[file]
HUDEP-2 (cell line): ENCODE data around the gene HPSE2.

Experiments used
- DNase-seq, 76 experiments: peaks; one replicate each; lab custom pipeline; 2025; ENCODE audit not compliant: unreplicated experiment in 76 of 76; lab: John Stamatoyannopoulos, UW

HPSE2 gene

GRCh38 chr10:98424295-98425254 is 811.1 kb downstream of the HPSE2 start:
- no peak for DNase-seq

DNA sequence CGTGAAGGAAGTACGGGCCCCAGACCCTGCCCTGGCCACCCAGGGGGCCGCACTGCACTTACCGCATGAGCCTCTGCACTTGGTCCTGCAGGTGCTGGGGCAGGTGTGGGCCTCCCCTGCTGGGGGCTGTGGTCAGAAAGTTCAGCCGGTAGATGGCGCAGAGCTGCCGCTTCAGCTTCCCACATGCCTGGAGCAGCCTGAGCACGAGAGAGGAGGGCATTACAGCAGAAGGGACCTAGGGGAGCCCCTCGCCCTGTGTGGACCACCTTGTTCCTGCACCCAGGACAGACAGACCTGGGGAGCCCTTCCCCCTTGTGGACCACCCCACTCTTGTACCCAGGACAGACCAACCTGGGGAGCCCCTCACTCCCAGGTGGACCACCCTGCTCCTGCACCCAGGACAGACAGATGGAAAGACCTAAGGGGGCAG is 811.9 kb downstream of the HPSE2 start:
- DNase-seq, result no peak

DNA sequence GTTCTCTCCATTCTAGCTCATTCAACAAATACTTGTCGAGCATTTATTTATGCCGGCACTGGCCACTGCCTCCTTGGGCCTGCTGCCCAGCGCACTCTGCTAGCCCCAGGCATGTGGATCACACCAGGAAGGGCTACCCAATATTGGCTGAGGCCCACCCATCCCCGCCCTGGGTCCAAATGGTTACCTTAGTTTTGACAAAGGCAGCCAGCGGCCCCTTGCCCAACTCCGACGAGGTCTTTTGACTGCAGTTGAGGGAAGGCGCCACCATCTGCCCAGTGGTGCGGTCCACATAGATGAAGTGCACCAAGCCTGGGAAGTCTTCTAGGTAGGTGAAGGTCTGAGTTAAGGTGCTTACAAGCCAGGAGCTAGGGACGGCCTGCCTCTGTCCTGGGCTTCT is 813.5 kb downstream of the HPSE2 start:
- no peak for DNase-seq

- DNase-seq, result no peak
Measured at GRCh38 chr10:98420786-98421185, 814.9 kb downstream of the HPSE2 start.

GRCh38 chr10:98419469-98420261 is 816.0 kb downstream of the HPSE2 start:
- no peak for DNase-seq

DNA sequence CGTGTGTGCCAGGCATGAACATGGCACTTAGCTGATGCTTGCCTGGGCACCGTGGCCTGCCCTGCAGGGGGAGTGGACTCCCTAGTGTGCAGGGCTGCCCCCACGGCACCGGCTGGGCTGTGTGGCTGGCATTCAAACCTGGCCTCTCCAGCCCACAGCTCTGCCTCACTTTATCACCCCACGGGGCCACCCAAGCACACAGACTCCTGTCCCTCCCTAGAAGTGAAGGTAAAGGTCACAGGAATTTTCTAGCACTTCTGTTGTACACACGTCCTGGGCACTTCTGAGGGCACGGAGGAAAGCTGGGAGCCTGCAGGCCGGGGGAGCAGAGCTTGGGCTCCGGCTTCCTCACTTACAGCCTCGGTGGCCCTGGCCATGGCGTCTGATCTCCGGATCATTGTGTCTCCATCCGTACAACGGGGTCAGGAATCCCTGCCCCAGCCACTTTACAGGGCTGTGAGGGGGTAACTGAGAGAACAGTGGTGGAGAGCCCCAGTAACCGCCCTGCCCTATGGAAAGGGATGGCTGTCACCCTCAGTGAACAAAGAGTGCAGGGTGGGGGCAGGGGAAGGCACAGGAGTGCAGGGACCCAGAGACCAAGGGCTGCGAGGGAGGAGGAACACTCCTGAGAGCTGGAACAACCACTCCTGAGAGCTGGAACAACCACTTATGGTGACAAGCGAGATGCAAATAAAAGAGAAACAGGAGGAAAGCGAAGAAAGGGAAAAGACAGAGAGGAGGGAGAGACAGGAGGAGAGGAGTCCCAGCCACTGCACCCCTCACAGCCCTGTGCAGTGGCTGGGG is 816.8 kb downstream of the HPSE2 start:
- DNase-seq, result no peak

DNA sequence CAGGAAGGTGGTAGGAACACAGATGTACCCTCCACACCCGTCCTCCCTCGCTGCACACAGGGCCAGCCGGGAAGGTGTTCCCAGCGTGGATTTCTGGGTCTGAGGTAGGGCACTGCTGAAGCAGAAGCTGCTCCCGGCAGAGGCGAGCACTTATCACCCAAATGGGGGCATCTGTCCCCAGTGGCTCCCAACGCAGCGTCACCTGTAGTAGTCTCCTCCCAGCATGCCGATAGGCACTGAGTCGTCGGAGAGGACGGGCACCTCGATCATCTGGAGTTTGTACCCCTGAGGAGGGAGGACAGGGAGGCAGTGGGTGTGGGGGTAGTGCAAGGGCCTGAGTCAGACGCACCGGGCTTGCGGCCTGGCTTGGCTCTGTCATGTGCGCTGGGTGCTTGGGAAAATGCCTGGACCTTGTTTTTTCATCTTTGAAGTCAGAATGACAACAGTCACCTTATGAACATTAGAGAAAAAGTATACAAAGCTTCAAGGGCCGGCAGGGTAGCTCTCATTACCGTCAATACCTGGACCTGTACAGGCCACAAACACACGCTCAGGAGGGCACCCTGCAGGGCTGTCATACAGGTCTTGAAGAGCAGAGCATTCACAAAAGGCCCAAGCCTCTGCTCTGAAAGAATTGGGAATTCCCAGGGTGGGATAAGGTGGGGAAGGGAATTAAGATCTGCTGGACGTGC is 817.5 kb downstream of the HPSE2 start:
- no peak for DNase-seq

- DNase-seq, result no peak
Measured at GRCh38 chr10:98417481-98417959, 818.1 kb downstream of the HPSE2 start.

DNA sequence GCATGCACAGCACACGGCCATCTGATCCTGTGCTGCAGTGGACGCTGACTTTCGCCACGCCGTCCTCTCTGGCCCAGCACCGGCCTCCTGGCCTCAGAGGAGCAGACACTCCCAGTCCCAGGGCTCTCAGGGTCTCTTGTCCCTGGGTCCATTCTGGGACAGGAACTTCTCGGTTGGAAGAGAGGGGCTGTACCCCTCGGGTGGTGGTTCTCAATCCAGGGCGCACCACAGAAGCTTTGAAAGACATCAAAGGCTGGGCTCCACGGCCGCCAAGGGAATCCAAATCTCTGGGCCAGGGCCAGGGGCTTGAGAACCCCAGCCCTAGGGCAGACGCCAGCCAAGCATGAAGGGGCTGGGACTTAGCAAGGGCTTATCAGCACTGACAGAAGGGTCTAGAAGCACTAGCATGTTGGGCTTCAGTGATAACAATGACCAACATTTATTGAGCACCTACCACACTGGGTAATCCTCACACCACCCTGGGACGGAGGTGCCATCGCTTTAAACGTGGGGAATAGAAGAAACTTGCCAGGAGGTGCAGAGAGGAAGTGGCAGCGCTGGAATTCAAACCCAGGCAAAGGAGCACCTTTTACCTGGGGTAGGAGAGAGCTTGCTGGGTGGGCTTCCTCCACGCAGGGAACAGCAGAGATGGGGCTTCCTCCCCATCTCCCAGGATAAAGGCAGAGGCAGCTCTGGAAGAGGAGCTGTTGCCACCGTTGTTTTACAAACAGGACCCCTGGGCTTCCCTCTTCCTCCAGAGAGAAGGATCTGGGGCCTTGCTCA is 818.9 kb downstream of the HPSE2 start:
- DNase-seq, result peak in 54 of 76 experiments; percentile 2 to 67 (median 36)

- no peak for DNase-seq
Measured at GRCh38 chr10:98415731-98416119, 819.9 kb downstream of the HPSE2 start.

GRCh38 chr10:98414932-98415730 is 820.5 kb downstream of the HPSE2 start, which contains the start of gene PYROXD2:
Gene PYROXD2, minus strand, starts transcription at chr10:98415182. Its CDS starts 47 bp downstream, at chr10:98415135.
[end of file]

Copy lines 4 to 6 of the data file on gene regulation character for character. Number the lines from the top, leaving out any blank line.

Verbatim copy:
HPSE2 gene

GRCh38 chr10:98424295-98425254 is 811.1 kb downstream of the HPSE2 start:
- no peak for DNase-seq